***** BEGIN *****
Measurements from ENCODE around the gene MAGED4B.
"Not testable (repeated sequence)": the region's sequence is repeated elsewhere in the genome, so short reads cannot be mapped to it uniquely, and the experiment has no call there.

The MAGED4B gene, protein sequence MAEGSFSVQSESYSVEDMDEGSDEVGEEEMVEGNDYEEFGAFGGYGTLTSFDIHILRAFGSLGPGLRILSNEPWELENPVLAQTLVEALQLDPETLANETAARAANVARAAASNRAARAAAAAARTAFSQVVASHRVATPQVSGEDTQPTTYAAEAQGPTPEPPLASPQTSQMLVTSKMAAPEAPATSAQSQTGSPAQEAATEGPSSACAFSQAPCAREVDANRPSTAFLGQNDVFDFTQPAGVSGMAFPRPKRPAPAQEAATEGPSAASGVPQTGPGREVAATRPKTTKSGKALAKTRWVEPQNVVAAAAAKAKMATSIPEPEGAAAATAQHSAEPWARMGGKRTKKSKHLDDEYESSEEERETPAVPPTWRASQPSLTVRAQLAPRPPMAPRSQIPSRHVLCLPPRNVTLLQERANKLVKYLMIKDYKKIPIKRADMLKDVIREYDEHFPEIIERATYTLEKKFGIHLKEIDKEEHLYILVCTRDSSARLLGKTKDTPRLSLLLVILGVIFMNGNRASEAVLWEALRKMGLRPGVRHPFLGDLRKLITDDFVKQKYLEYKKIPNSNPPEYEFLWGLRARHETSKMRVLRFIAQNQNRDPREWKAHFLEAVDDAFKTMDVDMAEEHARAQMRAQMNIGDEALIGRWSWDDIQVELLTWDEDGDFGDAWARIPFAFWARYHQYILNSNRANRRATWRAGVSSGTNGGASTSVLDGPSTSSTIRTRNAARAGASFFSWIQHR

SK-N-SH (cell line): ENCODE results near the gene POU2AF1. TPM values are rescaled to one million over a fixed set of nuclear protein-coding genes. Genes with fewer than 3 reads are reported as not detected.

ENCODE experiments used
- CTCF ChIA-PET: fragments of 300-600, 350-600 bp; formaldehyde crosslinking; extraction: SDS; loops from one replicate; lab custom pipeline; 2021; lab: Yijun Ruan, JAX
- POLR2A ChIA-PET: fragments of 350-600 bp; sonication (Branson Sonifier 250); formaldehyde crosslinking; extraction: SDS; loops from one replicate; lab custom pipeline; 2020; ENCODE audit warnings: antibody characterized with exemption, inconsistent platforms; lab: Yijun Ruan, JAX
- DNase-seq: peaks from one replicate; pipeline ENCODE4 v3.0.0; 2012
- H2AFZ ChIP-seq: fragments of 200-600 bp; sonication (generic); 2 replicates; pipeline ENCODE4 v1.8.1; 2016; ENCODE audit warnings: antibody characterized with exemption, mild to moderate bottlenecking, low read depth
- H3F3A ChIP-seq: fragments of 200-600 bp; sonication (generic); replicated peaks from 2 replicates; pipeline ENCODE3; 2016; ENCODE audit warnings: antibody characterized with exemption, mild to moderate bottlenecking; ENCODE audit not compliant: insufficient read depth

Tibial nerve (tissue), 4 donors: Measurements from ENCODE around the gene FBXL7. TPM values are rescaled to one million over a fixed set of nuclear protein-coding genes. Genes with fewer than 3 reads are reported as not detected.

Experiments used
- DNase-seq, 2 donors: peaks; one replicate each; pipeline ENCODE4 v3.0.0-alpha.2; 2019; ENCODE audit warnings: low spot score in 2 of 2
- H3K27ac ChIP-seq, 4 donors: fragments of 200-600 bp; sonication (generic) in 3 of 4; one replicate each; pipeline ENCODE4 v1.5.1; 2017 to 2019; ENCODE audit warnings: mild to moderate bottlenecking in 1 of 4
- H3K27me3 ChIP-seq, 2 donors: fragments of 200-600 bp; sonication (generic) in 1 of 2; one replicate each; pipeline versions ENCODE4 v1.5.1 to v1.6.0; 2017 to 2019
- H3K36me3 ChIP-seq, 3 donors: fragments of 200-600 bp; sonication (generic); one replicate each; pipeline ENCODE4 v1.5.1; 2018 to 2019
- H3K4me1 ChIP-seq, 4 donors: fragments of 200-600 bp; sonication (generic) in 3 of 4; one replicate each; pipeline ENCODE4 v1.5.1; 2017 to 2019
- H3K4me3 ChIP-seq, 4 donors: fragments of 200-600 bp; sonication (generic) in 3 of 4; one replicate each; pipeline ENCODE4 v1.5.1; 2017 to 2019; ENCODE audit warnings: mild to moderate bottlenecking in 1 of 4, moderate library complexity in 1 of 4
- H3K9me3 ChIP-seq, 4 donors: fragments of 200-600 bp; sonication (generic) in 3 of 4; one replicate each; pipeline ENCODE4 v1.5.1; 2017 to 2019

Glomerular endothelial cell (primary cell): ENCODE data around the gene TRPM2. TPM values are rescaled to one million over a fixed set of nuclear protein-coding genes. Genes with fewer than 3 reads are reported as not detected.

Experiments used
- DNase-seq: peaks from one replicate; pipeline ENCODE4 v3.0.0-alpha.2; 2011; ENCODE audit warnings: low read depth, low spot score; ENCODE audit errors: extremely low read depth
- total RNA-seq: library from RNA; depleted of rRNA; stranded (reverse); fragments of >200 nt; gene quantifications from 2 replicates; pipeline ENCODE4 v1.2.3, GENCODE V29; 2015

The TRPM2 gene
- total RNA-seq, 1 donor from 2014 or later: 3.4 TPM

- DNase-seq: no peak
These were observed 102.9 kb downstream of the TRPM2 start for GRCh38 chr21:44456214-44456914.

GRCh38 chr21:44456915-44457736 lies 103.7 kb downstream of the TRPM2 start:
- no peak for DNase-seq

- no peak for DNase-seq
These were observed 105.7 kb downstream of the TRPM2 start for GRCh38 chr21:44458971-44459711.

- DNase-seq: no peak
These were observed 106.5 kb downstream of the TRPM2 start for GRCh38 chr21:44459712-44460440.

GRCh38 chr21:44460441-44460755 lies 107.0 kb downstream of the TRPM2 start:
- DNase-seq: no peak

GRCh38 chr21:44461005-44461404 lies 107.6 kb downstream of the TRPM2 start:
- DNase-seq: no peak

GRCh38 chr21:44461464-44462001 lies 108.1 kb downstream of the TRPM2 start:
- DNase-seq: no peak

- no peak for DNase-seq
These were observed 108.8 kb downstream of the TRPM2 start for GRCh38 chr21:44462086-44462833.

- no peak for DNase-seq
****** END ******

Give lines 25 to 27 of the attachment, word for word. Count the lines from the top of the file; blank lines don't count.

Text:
- total RNA-seq, 1 donor from 2014 or later: 3.4 TPM

- DNase-seq: no peak
These were observed 102.9 kb downstream of the TRPM2 start for GRCh38 chr21:44456214-44456914.